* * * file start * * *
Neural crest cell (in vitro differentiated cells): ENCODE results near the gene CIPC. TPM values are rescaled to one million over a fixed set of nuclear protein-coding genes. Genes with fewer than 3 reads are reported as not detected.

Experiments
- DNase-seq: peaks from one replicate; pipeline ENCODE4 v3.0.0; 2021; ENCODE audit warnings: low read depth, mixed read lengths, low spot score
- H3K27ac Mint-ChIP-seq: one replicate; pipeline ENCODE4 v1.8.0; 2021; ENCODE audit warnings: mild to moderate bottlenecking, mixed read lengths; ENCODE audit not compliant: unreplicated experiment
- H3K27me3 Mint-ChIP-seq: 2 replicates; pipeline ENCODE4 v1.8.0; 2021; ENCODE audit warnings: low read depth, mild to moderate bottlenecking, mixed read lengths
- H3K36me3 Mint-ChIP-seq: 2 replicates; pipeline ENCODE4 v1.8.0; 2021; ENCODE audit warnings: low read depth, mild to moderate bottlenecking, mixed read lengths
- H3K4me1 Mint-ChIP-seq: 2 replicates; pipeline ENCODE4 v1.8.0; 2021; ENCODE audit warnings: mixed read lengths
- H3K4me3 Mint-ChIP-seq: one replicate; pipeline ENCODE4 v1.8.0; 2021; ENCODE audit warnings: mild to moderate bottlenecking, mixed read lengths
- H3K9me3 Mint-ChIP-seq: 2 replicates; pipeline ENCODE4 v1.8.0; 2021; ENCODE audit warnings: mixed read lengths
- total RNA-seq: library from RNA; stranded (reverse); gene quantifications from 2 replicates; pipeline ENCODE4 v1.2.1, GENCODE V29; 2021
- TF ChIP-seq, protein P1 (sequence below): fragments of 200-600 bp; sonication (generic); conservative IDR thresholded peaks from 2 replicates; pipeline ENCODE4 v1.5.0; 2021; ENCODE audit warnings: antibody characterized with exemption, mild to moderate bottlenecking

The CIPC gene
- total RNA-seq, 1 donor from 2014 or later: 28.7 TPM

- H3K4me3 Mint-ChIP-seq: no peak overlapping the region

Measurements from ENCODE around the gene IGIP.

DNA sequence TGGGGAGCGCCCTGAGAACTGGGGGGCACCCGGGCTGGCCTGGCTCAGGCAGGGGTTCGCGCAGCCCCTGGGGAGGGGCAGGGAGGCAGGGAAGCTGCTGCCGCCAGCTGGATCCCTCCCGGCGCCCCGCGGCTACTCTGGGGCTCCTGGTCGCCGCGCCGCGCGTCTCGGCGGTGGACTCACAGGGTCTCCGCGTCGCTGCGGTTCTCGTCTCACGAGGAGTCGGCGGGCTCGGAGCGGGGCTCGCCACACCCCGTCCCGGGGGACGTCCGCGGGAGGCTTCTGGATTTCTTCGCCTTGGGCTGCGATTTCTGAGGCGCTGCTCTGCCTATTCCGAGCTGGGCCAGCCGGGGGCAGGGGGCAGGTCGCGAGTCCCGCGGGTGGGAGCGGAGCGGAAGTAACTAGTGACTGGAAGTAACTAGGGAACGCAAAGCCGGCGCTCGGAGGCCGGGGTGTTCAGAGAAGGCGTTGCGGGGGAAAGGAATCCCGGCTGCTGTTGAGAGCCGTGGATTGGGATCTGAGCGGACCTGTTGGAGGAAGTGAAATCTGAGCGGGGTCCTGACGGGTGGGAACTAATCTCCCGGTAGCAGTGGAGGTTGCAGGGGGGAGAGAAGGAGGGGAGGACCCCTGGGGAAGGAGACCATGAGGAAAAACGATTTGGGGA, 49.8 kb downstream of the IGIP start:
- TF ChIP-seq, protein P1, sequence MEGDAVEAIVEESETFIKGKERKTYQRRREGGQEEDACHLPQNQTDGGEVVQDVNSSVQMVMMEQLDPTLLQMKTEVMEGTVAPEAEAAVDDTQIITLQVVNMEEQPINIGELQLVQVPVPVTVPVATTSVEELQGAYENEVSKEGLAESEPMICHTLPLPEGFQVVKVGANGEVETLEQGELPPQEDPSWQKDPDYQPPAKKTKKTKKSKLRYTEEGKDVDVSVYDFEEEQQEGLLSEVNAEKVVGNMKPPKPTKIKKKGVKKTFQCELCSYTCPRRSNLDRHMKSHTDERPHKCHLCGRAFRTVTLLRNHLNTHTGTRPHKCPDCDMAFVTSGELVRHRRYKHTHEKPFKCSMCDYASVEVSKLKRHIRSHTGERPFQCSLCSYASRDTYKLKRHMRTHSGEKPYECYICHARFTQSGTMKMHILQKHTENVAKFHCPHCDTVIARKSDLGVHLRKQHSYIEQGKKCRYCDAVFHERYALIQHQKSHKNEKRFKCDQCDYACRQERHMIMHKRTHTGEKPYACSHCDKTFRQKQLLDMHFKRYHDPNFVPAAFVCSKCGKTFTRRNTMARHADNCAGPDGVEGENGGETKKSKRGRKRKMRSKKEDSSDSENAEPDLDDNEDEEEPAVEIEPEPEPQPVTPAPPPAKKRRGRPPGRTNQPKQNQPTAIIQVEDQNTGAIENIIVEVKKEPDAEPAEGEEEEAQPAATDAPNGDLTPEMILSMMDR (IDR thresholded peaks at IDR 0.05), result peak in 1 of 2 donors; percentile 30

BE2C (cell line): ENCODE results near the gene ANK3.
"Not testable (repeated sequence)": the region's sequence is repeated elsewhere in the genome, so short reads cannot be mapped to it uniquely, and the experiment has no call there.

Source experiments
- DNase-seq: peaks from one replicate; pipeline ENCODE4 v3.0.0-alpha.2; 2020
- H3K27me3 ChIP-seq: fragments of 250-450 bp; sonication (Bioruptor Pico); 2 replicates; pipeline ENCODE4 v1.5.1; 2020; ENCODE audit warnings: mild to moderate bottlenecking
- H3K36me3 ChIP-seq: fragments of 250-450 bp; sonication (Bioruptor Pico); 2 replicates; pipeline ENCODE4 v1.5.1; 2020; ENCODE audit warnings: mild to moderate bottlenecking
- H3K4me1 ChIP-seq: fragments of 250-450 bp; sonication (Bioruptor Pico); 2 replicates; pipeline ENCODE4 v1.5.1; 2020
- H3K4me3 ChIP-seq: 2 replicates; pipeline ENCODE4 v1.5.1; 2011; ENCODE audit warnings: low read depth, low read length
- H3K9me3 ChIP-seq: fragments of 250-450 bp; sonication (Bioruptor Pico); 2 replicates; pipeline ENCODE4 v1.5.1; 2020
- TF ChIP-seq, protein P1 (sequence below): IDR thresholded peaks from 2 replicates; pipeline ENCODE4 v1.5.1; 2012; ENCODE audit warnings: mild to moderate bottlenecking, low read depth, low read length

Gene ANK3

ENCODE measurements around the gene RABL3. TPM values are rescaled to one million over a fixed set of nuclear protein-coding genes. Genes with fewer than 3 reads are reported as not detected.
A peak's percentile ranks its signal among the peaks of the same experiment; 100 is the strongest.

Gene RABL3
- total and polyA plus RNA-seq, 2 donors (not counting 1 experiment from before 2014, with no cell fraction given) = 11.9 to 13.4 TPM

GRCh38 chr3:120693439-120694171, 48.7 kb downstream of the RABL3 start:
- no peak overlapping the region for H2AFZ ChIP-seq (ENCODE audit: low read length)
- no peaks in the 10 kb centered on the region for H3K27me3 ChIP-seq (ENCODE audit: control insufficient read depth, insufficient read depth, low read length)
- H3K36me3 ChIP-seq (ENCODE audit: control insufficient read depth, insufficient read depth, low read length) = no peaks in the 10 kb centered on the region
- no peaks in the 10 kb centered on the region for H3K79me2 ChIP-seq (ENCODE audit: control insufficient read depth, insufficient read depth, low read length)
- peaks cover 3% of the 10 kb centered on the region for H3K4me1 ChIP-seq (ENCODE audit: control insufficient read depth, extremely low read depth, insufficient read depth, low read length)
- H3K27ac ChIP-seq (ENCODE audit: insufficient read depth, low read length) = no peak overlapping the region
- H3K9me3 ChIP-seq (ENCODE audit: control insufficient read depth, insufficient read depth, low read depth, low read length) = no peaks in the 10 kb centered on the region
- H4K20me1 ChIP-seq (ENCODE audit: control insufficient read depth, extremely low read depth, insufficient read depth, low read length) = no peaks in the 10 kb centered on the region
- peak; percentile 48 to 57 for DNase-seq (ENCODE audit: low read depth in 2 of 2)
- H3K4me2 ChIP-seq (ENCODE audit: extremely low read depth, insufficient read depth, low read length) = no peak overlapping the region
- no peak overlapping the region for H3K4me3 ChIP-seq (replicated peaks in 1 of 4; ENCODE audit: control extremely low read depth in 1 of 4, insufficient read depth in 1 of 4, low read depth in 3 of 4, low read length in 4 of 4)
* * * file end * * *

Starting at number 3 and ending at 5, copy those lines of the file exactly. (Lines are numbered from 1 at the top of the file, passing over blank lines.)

- DNase-seq: peaks from one replicate; pipeline ENCODE4 v3.0.0; 2021; ENCODE audit warnings: low read depth, mixed read lengths, low spot score
- H3K27ac Mint-ChIP-seq: one replicate; pipeline ENCODE4 v1.8.0; 2021; ENCODE audit warnings: mild to moderate bottlenecking, mixed read lengths; ENCODE audit not compliant: unreplicated experiment
- H3K27me3 Mint-ChIP-seq: 2 replicates; pipeline ENCODE4 v1.8.0; 2021; ENCODE audit warnings: low read depth, mild to moderate bottlenecking, mixed read lengths